The Auburn Journal is reporting Statewide teacher layoffs: It’s 20,000.
The number of teachers in California who have been issued notices of potential layoffs has hit 20,000, the state’s education chief said Friday.
School districts are required by law to notify teachers and other certificated staff members that they could be laid off by March 15. The recent layoffs – including dozens in Placer County districts – have been spurred by $4.8 billion in cuts to education contained in Gov. Arnold Schwarzenegger’s January proposed state budget.
In a statement, State Superintendent of Public Instruction Jack O’Connell blamed the layoff notices on a “priorities problem” and decried the governor’s proposed budget for putting student performance “in grave jeopardy.”
“The governor’s budget fails to invest in our future,” O’Connell said in the statement. “We should be encouraging the best and brightest to join the teaching ranks. We know that effective teachers are the number one element in student success. Sadly, the flood of pink slips being handed out only discourages people from entering the teacher profession.”
Layoff notices could be rescinded if the budget picture brightens. The governor’s first proposed state budget is widely considered to provide the most austere spending plan of the budget-making season, but school districts must base their financial projections on the most recent proposal.
Odds of layoff notices being rescinded because of fiscal improvement is slim. Consider the State of California Cash Flow Figures.
“Our receipts were relatively close to the Governor’s latest budget estimates, but many sources of revenue continue to show signs of weakness,” Chiang said. “Retail sales and corporate taxes came in below estimates, and while February’s income tax payments were up, the majority of those taxes will be collected in later months.”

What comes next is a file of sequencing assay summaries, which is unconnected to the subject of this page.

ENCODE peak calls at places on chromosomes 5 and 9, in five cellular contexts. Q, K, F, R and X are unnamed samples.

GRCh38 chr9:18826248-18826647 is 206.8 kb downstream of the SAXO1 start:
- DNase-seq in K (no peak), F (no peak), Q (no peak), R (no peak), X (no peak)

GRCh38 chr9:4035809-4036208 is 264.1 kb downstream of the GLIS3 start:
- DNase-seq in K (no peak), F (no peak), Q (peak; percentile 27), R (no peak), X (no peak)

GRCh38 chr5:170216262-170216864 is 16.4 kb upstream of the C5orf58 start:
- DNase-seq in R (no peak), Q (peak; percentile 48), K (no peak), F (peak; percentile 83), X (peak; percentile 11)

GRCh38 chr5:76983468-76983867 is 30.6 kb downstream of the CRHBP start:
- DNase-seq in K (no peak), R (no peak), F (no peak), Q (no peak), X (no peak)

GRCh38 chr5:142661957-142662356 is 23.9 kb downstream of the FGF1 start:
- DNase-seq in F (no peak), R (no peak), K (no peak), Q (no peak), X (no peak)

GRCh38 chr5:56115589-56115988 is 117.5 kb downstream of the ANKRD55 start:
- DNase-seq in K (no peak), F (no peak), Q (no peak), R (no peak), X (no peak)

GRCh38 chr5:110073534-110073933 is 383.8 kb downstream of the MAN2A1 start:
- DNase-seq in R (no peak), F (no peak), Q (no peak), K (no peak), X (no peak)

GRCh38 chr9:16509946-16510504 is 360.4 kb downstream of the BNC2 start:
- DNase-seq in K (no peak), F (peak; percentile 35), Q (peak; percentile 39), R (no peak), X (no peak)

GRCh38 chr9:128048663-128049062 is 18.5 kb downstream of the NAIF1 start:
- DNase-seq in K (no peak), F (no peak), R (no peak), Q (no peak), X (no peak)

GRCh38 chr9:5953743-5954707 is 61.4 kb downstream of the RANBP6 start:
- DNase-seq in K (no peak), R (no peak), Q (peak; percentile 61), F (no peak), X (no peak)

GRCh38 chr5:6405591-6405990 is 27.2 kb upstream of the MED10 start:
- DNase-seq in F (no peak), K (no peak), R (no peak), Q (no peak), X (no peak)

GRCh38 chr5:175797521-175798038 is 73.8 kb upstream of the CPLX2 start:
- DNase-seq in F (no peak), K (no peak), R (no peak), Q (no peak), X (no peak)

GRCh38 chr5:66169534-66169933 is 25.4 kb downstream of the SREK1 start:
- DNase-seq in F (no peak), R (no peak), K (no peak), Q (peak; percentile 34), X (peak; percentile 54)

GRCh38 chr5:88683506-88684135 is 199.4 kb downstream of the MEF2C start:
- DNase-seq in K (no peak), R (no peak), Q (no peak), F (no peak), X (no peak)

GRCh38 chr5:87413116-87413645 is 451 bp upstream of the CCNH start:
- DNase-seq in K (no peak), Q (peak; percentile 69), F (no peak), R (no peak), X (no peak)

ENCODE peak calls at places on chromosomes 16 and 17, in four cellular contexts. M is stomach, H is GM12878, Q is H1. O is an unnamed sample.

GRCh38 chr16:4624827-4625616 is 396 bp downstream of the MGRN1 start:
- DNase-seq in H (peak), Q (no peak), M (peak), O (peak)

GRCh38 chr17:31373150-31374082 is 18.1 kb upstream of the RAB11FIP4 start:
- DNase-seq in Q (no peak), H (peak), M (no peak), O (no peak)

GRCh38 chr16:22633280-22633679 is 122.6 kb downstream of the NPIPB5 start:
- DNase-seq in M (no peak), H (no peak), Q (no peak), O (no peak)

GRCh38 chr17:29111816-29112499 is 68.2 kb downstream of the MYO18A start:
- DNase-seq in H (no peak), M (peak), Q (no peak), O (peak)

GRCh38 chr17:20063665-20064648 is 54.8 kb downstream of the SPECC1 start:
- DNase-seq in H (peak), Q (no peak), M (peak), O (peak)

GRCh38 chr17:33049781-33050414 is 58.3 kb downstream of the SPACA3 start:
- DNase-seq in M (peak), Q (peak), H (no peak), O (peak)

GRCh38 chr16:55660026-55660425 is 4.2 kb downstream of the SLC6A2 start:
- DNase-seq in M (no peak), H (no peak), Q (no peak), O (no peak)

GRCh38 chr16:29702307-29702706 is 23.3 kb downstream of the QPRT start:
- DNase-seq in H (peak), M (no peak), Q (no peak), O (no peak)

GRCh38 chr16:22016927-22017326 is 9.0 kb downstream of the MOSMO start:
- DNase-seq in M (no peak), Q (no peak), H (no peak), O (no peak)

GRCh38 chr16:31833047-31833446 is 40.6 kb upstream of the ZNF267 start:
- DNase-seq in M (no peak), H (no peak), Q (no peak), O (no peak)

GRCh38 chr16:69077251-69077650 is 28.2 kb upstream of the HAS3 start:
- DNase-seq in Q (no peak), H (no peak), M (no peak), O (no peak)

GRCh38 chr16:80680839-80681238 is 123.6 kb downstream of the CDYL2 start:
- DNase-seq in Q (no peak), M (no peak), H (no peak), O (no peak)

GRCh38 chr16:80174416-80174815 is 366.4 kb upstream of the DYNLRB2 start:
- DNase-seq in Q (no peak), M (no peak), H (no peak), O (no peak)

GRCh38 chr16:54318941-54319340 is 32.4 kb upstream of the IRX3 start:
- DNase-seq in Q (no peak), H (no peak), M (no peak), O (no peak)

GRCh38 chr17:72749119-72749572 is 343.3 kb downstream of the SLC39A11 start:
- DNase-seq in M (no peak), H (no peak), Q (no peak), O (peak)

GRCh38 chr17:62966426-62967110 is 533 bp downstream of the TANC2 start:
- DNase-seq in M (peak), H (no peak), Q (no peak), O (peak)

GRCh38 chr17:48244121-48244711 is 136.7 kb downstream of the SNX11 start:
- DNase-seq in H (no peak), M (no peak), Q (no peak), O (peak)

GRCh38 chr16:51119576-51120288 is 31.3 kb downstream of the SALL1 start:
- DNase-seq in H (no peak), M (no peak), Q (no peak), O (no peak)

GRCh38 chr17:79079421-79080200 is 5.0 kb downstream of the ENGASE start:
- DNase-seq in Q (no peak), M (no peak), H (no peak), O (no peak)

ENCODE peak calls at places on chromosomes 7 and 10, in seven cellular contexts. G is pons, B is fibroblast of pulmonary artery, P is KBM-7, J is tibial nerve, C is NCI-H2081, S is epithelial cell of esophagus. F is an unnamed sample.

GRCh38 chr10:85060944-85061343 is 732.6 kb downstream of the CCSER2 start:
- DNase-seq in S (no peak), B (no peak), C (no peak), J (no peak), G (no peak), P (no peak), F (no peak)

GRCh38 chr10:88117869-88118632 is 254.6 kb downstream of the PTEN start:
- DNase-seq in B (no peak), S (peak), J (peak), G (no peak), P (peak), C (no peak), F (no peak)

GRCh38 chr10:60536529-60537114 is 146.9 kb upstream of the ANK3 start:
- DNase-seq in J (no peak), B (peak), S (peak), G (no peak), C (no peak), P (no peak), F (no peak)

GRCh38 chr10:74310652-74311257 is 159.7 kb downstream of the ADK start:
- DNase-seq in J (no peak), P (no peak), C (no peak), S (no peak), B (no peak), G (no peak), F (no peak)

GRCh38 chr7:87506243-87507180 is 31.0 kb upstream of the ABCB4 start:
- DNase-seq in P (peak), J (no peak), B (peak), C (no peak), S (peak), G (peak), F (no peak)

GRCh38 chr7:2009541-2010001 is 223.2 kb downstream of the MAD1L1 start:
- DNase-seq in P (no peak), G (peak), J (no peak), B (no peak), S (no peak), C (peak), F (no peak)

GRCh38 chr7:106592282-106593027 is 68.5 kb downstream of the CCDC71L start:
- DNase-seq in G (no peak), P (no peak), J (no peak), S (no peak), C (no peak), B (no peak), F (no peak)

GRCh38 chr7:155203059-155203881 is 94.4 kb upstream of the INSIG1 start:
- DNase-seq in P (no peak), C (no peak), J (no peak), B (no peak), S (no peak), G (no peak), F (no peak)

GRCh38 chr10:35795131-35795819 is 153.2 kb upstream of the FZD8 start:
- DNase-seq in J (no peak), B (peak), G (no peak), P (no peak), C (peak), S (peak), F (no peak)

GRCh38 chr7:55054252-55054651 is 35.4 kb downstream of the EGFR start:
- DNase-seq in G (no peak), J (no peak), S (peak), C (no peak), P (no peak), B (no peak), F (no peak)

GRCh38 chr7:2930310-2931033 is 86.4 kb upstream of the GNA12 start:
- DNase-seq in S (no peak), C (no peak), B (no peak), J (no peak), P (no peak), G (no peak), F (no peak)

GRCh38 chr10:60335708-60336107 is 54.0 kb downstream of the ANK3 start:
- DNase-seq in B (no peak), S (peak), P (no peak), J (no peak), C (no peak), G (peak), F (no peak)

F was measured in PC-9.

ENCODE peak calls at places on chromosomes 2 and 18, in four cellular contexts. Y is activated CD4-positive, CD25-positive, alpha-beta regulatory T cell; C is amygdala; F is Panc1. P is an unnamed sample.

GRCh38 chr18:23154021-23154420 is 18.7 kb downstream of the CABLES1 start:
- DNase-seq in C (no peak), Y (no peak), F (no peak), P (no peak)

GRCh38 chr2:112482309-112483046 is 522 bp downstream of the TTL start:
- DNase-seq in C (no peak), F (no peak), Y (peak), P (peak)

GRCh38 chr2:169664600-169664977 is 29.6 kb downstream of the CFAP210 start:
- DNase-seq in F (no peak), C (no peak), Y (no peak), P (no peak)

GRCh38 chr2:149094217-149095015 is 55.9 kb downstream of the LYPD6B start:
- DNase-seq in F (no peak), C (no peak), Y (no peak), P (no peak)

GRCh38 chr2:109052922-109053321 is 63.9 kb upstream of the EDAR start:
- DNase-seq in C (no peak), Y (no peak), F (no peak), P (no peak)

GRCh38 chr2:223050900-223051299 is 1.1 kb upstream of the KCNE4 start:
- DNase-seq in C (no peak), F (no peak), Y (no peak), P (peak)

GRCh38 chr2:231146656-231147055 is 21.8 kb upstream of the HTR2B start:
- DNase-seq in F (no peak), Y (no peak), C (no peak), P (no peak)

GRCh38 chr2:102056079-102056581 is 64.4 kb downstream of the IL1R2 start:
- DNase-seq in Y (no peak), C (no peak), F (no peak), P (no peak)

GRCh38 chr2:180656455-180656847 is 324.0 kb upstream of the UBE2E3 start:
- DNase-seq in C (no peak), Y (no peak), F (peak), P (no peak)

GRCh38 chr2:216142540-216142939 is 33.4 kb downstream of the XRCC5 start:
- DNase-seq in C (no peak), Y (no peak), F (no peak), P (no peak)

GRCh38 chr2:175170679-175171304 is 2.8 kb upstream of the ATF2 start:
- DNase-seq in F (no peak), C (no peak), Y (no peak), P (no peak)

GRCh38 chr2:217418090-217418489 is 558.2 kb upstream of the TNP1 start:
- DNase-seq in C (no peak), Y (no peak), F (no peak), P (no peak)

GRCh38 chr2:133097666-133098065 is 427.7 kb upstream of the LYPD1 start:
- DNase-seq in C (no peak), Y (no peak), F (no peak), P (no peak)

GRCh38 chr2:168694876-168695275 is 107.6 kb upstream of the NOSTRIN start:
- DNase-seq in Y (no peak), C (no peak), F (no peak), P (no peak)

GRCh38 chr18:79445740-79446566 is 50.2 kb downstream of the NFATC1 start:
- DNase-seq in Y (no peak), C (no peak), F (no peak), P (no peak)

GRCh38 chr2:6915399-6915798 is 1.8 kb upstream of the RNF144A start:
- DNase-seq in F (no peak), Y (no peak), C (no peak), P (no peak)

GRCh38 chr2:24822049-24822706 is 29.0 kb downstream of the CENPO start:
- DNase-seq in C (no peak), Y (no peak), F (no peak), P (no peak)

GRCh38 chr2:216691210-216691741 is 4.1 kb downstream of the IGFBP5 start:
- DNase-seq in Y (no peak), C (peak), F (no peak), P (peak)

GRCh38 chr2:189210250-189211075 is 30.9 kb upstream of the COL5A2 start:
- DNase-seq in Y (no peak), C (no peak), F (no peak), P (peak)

Actual General Fund revenue in February was down $82 million, or -1.5 percent, from estimates found in the Governor’s 2008-09 State Budget proposal, which contains updated revenue projections for the current fiscal year. Personal income tax totals surpassed estimates by $263 million, or 19.2 percent. Sales tax receipts were down $191 million, or -5.1 percent and corporate taxes were down by $24 million, or -12.5 percent.
Sales tax receipts are headed the wrong way and will continue to do so. So will property tax revenues. Income tax was up, but that barely made up for the other projections, and the state is $16 billion in the hole.
Laid off teachers are not going to be buying cars, eating out, or doing much shopping in general. They certainly will not be buying any houses. Some will even decide to walk away. And we are not just talking about teachers here. There will be cutbacks across the board in California’s budget. And it won’t be just California either.
By the way, the above picture should not say “Debt”. It should say budget deficit and CNBC ought to know the difference.
I do not know why someone posted that on You Tube as “Crooked California Cut Backs” because those cuts are needed and then some as explained in:
- Mish’s California Budget Proposal
- More Budget Cuts in California, New Jersey, and Florida
- Grim News For State Budgets
What’s crooked is spending money you don’t have any way of paying back and floating bonds to do it. The day of reckoning has arrived with the mailing of pink slips. But this is just a start. Expect the budget deficit to keep growing and to start hitting more states as the recession picks up steam.
Mike “Mish” Shedlock
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